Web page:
December 19, 2012
The Marines are the most celebrated but least understood of our four military services. They have done a brilliant job of burnishing their martial image, from the days of the 1949 John Wayne movie "The Sands of Iwo Jima" to today's "The Few, the Proud, the Marines" commercials. With nearly 200,000 personnel and their own aircraft, tanks and artillery, they comprise one of the most capable military forces in the world. But so adept have the Marines become at telling their story—somehow the even less-than-heroic portrayals in "Gomer Pyle, USMC" and "Full Metal Jacket" have enhanced their reputation—that it isn't always easy to separate myth from reality.
December 11, 2012
Max Boot, Jeane J. Kirkpatrick Senior Fellow for National Security Studies, Council on Foreign Relations:
The beginning of wisdom on Syria is the realization that the current policy—which consists of calls for Bashar al-Assad to step down coupled with a small amount of humanitarian and non-lethal assistance to his long-suffering people—isn't working. The war continues to rage on, more cruel than ever (at least 40,000 killed so far), and it is spilling over into neighboring states (refugee flows, cross-border firing into Turkey and Israel, and increased instability in Lebanon), while in Syria itself, jihadist groups appear to be growing in strength.
December 7, 2012
Gen. George C. Marshall, the United States Army’s steely chief of staff during World War II, was ruthless in relieving subordinates who didn’t measure up to his exacting standards. Between the time he assumed office in September 1939 and America’s entry into the war on Dec. 8, 1941, he cashiered at least 600 officers — and he wasn’t done yet. Numerous others, including generals, would lose their jobs when they didn’t perform well enough in the caldron of combat. As the veteran military correspondent Thomas E. Ricks notes in his new book, “The Generals,” “Sixteen Army division commanders were relieved for cause, out of a total of 155 officers who commanded Army divisions in combat during the war. At least five corps commanders also were relieved for cause.”
IN THE 21ST CENTURY we've become used to ragtag rebels beating military superpowers. Armed with little more than the will to carry out shocking acts of terrorism and the savvy to cultivate worldwide sympathy through the media, the little guy has come out on top more often than you'd expect. The paradigms are the 1962 French defeat in Algeria, America's 1975 withdrawal from Vietnam, and Russia's disaster in Afghanistan in the 1980s. The United States was similarly dealt defeats in Beirut in 1983 and in Somalia in 1993. It almost happened in Iraq—and may yet happen in Afghanistan. What few remember is that the script followed by groups as diverse as the Vietcong and the Taliban was written in Ireland during its 1919–1921 War of Independence, the first successful revolt against the British Empire since the creation of the United States of America. But at the beginning of the uprising, victory for the insurgents seemed highly unlikely. The Irish, after all, had been rebelling regularly and futilely against British rule since 1798. As recently as 1916, during the Easter Rising, the British Army had speedily repressed an attempt by Irish rebels to seize power in Dublin. What made the difference in 1919? For one thing, Britain was war-weary after the conclusion of the War to End All Wars. And while ideas of national self-determination spread like wildfire, the British appetite for imperialism rapidly declined. But it's doubtful the revolt would have succeeded without the genius of one man: the Irish Republican Army's de facto military commander, Michael Collins, described by one of his foes as a man "full of fascination and charm—but also of dangerous fire."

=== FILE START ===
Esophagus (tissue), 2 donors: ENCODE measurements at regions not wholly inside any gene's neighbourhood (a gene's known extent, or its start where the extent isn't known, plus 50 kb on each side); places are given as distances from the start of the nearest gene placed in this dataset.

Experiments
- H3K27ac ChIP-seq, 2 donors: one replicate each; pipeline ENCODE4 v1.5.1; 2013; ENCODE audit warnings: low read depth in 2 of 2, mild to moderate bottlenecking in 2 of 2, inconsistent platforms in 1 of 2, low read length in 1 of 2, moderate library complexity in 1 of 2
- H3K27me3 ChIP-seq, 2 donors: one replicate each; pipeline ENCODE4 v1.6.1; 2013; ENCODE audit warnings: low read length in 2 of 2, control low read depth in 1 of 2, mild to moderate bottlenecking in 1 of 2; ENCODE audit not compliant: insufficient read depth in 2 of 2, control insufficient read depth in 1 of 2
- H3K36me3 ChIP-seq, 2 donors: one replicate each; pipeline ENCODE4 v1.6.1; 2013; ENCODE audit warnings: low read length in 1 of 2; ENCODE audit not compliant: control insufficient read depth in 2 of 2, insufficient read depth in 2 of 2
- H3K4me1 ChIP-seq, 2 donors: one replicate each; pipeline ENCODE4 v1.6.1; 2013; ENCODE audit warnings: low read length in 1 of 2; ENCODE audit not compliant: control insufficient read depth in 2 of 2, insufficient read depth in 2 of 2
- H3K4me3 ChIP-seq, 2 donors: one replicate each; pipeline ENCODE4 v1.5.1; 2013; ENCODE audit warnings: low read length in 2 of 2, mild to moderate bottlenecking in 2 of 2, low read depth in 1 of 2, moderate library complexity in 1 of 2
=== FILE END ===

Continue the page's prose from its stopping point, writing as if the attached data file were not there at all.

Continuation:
November 16, 2012
Every year brings a fresh batch of memoirs from the new "Greatest Generation"—the veterans of our wars in Iraq and Afghanistan. Two of the most notable entries this year were produced by enlisted men. "No Easy Day" (Dutton, 336 pages, $26.95) was written by Matt Bissonnette (under the nom de plume Mark Owen). As you no doubt know by now, Mr. Bissonnette was one of the SEALs who killed Osama bin Laden, and the book both begins and ends with this high-profile mission. But in between there is a good deal of interesting material about the training and mind-set of an "operator" who did 13 consecutive combat deployments as a member of the storied SEAL Team Six.